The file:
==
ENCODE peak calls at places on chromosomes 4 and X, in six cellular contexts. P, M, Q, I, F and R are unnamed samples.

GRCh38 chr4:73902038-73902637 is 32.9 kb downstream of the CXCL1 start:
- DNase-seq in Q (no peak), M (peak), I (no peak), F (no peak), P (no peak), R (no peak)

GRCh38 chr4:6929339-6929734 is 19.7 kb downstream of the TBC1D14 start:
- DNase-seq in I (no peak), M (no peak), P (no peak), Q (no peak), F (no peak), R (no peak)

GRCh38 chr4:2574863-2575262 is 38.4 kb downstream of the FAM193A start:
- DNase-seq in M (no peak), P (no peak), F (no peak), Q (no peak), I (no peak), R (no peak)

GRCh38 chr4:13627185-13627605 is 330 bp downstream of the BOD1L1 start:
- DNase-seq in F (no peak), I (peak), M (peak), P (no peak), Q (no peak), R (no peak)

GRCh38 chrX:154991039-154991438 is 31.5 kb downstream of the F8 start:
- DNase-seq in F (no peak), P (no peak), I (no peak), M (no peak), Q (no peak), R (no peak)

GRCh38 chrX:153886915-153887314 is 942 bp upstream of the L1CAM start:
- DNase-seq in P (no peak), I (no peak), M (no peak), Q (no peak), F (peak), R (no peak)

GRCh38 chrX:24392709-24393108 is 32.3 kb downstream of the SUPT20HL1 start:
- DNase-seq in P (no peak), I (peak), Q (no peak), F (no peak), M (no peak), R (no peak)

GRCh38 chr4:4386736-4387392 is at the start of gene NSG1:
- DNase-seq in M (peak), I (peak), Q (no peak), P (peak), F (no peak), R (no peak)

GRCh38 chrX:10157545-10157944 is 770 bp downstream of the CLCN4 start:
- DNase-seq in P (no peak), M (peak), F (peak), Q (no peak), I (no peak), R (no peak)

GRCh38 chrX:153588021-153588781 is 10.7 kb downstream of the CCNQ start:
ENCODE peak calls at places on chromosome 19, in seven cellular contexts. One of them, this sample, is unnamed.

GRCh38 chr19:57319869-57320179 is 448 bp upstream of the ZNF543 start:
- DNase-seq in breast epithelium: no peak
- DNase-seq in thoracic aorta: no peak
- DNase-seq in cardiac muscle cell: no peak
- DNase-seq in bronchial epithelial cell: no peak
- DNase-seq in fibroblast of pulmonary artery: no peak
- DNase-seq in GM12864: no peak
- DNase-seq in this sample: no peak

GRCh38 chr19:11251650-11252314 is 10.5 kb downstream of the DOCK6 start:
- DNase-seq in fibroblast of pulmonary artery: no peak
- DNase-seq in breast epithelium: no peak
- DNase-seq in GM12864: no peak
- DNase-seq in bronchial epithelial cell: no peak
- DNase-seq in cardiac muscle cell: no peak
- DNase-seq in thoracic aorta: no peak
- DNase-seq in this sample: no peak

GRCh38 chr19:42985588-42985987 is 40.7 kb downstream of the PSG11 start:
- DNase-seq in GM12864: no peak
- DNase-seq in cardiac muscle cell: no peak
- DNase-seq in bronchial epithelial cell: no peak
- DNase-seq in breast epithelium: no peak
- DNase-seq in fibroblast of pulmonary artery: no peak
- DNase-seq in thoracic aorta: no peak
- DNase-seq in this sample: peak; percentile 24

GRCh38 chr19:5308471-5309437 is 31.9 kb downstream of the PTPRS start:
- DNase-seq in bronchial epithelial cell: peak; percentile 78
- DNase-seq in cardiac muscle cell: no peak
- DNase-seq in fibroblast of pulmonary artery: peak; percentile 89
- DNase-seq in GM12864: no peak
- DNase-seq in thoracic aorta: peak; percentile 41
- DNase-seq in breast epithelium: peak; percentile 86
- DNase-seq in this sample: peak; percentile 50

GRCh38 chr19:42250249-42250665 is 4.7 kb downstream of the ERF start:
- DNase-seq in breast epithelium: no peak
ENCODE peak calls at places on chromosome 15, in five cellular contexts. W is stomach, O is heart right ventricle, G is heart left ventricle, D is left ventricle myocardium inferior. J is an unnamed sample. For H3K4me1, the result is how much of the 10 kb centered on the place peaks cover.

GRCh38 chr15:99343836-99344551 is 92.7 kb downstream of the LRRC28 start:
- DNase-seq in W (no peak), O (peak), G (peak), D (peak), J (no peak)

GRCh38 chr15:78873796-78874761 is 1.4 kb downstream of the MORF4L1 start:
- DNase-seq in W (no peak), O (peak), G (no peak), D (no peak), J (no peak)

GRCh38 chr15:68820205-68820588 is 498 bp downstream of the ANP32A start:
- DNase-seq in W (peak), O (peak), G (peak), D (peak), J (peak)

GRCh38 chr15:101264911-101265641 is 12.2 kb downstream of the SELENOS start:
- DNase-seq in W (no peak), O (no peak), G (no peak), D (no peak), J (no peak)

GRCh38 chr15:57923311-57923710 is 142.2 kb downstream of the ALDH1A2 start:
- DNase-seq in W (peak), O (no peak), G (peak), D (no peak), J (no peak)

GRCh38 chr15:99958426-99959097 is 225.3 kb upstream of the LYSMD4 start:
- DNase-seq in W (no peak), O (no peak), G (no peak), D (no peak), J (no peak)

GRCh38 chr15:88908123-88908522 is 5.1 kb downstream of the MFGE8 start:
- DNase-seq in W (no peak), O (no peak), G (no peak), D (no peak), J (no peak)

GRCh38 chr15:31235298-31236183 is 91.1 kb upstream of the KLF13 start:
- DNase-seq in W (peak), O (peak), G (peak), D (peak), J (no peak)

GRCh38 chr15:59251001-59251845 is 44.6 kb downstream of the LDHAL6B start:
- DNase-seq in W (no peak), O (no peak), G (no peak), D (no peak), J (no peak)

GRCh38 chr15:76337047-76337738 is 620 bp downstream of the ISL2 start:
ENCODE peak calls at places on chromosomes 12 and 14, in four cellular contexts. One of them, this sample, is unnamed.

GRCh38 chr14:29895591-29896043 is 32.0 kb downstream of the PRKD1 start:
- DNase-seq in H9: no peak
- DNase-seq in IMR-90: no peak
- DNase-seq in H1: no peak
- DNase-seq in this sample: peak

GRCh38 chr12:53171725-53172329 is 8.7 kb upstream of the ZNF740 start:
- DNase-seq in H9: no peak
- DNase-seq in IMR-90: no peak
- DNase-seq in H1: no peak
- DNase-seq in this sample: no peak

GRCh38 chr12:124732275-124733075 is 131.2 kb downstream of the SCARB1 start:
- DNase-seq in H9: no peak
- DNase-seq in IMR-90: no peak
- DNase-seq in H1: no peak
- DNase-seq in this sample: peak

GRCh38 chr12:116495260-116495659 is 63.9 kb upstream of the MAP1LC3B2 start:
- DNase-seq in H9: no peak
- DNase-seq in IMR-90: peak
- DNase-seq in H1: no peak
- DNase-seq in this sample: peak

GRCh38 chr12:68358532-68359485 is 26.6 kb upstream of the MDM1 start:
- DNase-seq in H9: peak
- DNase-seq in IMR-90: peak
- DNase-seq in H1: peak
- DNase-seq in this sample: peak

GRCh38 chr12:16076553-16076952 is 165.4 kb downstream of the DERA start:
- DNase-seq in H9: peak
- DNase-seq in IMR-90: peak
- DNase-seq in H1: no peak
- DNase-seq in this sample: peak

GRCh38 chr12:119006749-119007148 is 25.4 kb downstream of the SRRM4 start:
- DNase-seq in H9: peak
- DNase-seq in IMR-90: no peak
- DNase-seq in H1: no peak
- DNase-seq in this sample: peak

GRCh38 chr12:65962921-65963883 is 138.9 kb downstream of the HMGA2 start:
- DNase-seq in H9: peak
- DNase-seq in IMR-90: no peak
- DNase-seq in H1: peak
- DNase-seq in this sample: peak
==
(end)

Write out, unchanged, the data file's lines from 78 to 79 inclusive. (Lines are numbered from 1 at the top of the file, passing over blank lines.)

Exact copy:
- DNase-seq in H9: no peak
- DNase-seq in IMR-90: no peak